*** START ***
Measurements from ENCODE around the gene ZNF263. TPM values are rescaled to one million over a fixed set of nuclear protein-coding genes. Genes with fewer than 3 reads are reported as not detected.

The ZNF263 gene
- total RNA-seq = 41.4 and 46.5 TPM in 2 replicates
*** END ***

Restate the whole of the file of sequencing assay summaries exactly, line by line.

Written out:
Measurements from ENCODE around the gene ZNF263. TPM values are rescaled to one million over a fixed set of nuclear protein-coding genes. Genes with fewer than 3 reads are reported as not detected.

The ZNF263 gene
- total RNA-seq = 41.4 and 46.5 TPM in 2 replicates